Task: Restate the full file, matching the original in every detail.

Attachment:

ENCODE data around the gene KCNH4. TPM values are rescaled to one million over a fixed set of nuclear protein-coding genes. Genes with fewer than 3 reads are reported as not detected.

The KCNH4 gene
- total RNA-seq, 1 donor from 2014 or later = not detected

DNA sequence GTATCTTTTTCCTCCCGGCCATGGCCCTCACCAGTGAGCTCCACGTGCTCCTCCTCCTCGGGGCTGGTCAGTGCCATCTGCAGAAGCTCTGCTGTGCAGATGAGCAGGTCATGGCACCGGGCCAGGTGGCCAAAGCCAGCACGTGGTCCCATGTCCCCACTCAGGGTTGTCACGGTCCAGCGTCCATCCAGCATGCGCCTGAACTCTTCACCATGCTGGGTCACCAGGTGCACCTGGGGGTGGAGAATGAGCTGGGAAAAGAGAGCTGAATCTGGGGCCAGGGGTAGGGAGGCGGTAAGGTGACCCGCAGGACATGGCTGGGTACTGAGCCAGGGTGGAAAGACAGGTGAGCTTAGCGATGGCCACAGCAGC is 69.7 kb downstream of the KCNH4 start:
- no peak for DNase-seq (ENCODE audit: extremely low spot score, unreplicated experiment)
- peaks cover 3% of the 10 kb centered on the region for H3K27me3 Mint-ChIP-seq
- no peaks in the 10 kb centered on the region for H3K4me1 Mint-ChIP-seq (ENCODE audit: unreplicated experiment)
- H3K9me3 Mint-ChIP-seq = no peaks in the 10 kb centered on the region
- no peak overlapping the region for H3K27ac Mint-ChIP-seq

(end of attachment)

ENCODE data around the gene KCNH4. TPM values are rescaled to one million over a fixed set of nuclear protein-coding genes. Genes with fewer than 3 reads are reported as not detected.

The KCNH4 gene
- total RNA-seq, 1 donor from 2014 or later = not detected

DNA sequence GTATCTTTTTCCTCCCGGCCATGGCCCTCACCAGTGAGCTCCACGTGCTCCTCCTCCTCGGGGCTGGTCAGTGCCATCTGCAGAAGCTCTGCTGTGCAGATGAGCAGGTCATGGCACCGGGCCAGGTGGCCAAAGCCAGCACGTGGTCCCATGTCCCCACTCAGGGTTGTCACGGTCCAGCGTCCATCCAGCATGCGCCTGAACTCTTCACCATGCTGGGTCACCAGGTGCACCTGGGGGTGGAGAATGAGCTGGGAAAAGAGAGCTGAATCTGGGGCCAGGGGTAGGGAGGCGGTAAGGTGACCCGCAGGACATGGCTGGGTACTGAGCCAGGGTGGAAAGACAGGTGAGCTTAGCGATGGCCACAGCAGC is 69.7 kb downstream of the KCNH4 start:
- no peak for DNase-seq (ENCODE audit: extremely low spot score, unreplicated experiment)
- peaks cover 3% of the 10 kb centered on the region for H3K27me3 Mint-ChIP-seq
- no peaks in the 10 kb centered on the region for H3K4me1 Mint-ChIP-seq (ENCODE audit: unreplicated experiment)
- H3K9me3 Mint-ChIP-seq = no peaks in the 10 kb centered on the region
- no peak overlapping the region for H3K27ac Mint-ChIP-seq